Pour the boiling water over the cornmeal, stir and let stand until cool. Preheat oven to 425 degrees F. Combine rice, fat, egg and milk in a food processor or blender and process until rice grains are finely chopped. Stir in cornmeal mixture, baking power and salt. Pulse until just mixed. Pour batter into a well-greased 9 x 9-inch pan. Bake until bread is firm in center, about 15 to 20 minutes. Served warm it is close to a spoon bread. It does firm up as it cools, but still is very moist.

Wednesday, March 31, 2010

Holiday Fruit Chocolates

During World War I men, women and children across the nation were urged to “save sugar for a soldier.” Sugar was one of the four commodities under short supply. Most of the cane sugar was imported and ships were needed to transport troops, not sugar.

But life could still be sweet. Clever homemakers made good use of nature’s own sweetness and combined dried fruits with honey to make a filling for hand-dipped chocolates as rich and delicious as the sweetest chocolate ganache or creamy fondant.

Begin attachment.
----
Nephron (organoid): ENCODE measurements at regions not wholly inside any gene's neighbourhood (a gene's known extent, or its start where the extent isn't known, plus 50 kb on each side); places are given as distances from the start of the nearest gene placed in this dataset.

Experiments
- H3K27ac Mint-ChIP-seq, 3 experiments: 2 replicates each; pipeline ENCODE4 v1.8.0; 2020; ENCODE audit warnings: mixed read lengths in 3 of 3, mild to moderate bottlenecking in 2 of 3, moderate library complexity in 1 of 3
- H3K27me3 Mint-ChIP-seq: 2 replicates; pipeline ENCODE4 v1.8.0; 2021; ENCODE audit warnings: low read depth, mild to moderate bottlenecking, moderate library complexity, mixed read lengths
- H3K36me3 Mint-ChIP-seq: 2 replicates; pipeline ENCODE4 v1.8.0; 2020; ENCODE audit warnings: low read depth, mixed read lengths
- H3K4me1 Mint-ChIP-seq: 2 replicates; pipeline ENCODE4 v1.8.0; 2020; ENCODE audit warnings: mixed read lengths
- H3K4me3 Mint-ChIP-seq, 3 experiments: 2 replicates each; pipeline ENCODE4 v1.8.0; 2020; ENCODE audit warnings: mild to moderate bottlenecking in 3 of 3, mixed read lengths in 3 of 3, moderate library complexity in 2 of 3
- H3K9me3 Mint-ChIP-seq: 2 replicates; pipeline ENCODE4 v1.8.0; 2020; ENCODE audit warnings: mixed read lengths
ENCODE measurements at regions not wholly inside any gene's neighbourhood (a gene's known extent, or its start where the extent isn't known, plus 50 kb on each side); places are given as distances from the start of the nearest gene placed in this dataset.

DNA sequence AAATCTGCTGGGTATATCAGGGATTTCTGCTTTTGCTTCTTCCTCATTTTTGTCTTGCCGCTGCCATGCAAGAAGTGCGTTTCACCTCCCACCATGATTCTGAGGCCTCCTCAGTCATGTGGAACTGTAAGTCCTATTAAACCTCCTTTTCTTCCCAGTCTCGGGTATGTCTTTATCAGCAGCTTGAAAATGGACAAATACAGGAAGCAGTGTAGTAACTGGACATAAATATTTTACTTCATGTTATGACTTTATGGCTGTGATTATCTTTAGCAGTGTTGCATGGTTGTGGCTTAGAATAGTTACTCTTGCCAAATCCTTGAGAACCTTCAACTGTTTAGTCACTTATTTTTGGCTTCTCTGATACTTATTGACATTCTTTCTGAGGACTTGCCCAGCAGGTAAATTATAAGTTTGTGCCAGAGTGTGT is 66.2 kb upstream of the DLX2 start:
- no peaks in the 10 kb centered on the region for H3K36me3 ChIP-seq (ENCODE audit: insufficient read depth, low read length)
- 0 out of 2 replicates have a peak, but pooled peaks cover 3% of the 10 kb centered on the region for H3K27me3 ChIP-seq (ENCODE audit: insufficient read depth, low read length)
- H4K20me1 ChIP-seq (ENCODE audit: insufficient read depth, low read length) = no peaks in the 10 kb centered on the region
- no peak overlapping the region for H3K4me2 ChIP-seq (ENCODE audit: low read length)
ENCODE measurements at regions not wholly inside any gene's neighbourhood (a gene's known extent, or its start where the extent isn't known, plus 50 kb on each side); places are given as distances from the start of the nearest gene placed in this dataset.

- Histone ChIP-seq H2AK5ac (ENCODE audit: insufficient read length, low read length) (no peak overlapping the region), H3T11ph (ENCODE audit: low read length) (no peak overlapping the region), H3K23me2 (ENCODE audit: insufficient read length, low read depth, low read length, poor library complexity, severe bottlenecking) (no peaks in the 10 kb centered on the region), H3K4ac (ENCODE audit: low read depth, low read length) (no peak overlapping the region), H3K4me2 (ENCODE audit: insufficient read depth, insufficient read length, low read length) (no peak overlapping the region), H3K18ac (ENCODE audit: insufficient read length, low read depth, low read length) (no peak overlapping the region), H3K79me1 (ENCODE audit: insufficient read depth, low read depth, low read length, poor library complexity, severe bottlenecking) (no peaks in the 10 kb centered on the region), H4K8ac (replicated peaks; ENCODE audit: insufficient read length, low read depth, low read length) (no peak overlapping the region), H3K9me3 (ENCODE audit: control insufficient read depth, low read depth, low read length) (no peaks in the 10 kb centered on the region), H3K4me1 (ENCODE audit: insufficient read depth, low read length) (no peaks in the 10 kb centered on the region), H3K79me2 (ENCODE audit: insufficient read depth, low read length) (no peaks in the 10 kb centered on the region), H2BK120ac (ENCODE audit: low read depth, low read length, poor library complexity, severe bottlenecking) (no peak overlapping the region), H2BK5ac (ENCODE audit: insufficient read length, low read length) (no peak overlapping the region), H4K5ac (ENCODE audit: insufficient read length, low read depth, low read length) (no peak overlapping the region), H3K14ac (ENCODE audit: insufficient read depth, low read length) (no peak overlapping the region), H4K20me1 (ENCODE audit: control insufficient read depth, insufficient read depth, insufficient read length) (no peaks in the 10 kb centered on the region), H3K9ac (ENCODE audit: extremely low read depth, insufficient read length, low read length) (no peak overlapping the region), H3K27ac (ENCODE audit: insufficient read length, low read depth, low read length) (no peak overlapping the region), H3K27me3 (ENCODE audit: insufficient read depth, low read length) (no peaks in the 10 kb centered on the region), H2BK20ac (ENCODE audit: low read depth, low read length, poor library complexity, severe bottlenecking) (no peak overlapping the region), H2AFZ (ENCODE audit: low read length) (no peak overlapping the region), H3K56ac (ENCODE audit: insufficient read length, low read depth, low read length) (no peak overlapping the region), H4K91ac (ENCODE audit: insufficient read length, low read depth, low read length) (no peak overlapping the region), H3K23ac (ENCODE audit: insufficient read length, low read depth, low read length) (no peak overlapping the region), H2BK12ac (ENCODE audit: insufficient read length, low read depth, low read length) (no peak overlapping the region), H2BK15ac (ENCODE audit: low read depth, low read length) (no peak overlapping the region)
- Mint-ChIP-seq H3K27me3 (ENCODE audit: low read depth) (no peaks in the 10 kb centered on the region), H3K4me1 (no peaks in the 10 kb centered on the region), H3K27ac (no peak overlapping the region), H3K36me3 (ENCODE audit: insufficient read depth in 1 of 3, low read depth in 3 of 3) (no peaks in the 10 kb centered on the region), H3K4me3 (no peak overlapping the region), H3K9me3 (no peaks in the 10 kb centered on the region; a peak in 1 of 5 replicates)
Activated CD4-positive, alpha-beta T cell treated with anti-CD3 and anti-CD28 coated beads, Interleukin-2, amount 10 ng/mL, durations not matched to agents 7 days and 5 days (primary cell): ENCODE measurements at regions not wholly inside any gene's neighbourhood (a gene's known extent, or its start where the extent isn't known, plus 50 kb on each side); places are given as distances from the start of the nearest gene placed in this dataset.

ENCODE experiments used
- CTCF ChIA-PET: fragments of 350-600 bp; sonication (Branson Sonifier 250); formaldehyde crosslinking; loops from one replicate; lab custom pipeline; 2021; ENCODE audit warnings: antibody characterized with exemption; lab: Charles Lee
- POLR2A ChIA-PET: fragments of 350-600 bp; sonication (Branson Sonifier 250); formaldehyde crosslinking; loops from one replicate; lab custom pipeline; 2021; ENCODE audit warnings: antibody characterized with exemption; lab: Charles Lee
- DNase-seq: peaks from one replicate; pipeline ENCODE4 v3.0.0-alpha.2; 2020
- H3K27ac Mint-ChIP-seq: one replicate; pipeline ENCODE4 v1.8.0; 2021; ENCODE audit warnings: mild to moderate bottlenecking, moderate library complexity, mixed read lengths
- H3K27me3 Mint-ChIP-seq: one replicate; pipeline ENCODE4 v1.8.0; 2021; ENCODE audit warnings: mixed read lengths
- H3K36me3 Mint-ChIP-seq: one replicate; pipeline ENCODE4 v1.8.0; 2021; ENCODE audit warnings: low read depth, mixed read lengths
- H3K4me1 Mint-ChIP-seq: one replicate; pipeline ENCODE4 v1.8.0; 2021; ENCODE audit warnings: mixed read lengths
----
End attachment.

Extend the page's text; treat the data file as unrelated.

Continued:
Make these delicious chocolates for Easter baskets, Christmas gifts, your best Valentine, or any other holiday treat. The honey, orange zest, and juice combine with sophisticated mix of dried fruits enhanced by easy to melt semi-sweet or dark chocolate chips. If you don’t tell, no one will know these might even be almost healthy.

Holiday Fruit Chocolates
1 12-ounce package raisins
1/4 cup water
1 8-ounce package dates -- either chopped or pitted and cut then in quarters
2/3 cup figs -- cut off stem and then cut each into 6 to 8 pieces
1 cup chopped walnuts
grated rind half an orange
2 tablespoons orange juice
2 tablespoons honey
1/8 teaspoon salt, optional
dipping chocolate such as melted dark or semi-sweet chocolate chips